See also Earlie v. Jacobs, 745 F.2d 342 (5th Cir.1984); Cooley v. Strickland Transp. Co., 459 F.2d 779 (5th Cir.1972); Gefen v. United States, 400 F.2d 476 (5th Cir.1968). Promissory estoppel is an equitable form of action in which equitable rights alone are recognized. Wheeler v. White, 398 S.W.2d 93 (Tex.1965); Richey v. Miller, 142 Tex. 274, 177 S.W.2d 255 (1944); Keene v. Gold, 27 S.W.2d 631 (Tex.Civ.App.1930). Defendants had no right to trial by jury; there was nothing to waive.
B. Recovery of Cancellation Charges.
Texas Energy and ATL argue that the court erred in allowing recovery for cancellation charges because those charges had not been paid to Nimrod's suppliers as of the date of trial. The suppliers had apparently agreed to defer their claims pending the outcome of the instant litigation. Appellants maintain that the damages awarded for the cancellation charges were speculative and contingent. We find this argument without merit.
Under well-settled Texas law, losses resulting from collateral contracts are recoverable in an action for breach of contract if the breaching party "had knowledge of the special circumstances producing such damages." Longview Const. & Dev., Inc. v. Loggins Const. Co., 523 S.W.2d 771, 777 (Tex.Civ.App.--Tyler 1975); Texas Power & Light Co. v. Barnhill, 639 S.W.2d 331 (Tex.App.--Texarkana 1982), writ ref'd n.r.e.
It is beyond peradventure that Texas Energy and ATL were aware that Nimrod and Anderson-Slight promptly began placing orders for supplies, equipment, and material pursuant to the September 1, 1981 comfort letter and the written and oral purchase orders for such goods. They clearly had knowledge of the special circumstances producing damages upon their breach of the purchasing agent agreement. The trial court did not err in finding them liable for these damages.
Texas Energy and ATL would find shelter in the apparent willingness of Nimrod's creditors to forebear their right to exact payment from Nimrod pending the outcome of this suit. They misperceive the prevailing rule. This action by Nimrod's creditors does not constitute a release of a legal obligation inuring to defendants' benefit. Aubrey v. Workman, 384 S.W.2d 389 (Tex.Civ.App.--Fort Worth 1964). See Kennard v. McCray, 648 S.W.2d 743 (Tex.App.--Tyler 1983). Nor were the charges contingent and speculative. They were specific and certain. The trial court found the incurred charges to be: Consortex, S.A., 116,250 U.S. dollars; A.G. Knight, 81,666 British pounds sterling; Inder., 66,710 British pounds sterling; and Map Speed Freight, 37,912 British pounds sterling.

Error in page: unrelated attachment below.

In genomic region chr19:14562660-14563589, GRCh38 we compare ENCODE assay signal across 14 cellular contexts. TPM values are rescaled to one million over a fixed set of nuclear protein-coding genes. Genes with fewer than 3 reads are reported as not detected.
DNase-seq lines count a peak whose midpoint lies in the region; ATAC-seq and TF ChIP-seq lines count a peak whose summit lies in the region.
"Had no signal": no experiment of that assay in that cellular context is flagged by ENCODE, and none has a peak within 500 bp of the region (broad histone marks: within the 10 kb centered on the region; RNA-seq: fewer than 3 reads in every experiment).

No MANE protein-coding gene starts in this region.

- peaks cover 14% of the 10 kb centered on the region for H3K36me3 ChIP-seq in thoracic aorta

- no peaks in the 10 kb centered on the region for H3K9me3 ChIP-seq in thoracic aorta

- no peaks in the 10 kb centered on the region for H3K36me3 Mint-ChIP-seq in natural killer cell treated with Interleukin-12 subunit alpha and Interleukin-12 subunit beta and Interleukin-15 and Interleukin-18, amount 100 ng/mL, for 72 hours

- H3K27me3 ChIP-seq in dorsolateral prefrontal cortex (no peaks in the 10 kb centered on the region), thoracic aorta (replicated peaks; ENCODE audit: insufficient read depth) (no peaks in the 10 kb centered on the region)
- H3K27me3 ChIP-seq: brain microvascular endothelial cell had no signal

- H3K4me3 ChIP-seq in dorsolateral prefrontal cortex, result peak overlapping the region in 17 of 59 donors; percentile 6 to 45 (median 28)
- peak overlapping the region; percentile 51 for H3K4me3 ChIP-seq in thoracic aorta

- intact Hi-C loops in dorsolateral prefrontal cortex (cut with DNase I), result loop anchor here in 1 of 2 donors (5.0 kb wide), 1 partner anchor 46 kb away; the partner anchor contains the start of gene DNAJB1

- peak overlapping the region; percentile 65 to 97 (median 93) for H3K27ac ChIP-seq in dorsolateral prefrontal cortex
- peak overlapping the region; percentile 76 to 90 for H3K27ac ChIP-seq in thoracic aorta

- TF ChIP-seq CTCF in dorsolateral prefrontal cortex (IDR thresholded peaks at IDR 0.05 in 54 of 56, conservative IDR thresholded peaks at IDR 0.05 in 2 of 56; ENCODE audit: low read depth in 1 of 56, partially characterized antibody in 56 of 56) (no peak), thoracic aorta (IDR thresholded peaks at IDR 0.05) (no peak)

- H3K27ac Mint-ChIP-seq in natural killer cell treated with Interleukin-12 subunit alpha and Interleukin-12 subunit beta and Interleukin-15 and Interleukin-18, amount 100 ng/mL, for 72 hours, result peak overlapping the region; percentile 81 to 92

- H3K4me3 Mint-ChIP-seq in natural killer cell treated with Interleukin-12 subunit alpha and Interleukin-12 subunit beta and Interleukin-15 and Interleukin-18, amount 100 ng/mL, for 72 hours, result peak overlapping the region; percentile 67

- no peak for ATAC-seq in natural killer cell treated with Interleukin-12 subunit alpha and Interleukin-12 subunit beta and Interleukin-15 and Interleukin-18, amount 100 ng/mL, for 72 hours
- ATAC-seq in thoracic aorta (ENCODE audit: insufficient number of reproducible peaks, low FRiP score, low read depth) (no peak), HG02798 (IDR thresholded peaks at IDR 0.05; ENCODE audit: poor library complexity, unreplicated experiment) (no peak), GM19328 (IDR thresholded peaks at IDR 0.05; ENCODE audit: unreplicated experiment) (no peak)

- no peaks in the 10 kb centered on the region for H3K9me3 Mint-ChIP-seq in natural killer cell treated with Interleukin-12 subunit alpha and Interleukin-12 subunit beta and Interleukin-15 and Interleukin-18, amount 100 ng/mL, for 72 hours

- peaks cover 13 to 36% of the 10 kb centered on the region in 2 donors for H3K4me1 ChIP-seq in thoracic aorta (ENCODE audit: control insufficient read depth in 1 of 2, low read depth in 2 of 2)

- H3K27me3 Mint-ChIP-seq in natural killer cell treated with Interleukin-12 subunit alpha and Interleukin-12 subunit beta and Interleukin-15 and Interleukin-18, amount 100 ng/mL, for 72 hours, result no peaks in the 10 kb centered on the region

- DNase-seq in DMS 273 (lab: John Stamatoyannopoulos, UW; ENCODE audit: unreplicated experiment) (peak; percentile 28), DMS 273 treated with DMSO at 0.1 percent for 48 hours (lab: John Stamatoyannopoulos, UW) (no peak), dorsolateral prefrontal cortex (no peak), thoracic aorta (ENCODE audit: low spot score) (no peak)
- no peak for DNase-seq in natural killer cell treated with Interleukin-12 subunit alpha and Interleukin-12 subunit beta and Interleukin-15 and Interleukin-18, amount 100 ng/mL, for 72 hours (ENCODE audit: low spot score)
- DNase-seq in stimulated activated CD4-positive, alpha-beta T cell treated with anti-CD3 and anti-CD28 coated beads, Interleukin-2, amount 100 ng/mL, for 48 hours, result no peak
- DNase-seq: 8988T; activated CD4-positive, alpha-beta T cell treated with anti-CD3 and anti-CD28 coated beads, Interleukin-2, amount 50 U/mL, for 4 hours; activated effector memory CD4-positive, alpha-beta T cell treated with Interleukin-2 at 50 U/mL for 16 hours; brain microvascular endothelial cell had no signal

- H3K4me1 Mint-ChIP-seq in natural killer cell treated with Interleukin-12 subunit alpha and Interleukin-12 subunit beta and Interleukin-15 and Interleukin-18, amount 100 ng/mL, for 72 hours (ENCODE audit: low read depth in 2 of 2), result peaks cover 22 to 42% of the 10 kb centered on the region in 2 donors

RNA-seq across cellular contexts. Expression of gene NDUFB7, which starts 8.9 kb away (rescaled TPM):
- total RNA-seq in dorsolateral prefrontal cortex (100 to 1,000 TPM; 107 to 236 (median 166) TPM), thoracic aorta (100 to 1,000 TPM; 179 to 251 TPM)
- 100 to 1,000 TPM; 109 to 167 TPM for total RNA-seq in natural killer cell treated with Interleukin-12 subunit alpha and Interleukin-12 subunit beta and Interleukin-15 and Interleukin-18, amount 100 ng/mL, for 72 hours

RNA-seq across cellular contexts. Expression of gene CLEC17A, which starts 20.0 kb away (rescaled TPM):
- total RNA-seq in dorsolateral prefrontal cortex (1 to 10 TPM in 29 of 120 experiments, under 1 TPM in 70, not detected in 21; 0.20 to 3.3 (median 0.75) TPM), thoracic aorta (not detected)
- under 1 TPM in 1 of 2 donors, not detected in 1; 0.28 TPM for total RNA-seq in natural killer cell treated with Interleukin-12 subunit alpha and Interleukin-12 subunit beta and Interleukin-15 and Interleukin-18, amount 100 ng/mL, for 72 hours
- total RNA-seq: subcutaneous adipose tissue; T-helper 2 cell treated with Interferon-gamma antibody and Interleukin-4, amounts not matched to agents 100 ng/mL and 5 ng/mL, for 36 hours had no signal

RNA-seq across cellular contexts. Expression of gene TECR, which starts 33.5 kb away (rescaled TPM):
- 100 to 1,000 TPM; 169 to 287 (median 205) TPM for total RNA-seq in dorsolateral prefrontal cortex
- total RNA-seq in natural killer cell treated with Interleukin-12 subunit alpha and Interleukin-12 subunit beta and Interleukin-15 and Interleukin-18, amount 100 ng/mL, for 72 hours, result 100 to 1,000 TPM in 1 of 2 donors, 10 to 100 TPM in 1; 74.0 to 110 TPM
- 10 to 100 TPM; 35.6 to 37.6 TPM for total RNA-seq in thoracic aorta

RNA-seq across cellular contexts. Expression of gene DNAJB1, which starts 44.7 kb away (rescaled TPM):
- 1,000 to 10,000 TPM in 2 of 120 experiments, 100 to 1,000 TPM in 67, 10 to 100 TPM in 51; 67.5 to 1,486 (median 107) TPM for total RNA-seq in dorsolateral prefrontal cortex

C. Rate of Exchange.
Texas Energy and ATL contend that the district court erred in its calculation of damages in dollars. They maintain that the court should have converted the amounts due the three suppliers in British pounds sterling into dollars as of the date of judgment, not the date of the breach. We agree that the trial judge erred in this respect.
Recovery under the theory of promissory estoppel is limited to "the amount necessary to compensate that party for a loss already suffered." Sun Oil Co. (Delaware) v. Madeley, 626 S.W.2d 726, 734 (Tex.1981); Wheeler v. White, 398 S.W.2d 93 (Tex.1965). One recovering under promissory estoppel should not be penalized, nor should one experience a windfall. The contracts call for Nimrod to pay most of the cancellation damages in British pounds sterling. Nimrod has not yet paid those debts and to be made whole should receive the amount in dollars that will purchase the precise number of pounds required for those payments. To avoid both penalty and windfall the court should direct payment in dollars convertible from British pounds sterling based on the exchange rate on the date the corrected judgment is entered.
The judgment of the district court is AFFIRMED except as to the calculation of damages. That part of the judgment is VACATED and the matter is REMANDED for entry of a judgment consistent herewith.
Texas Energy refers to a group of companies, Texas Energy Investment Corporation, Texas Energy Petroleum Corporation, Texas Energy International, S.A., and Texas Reserve Construction Company, which the trial court found operated as a single entity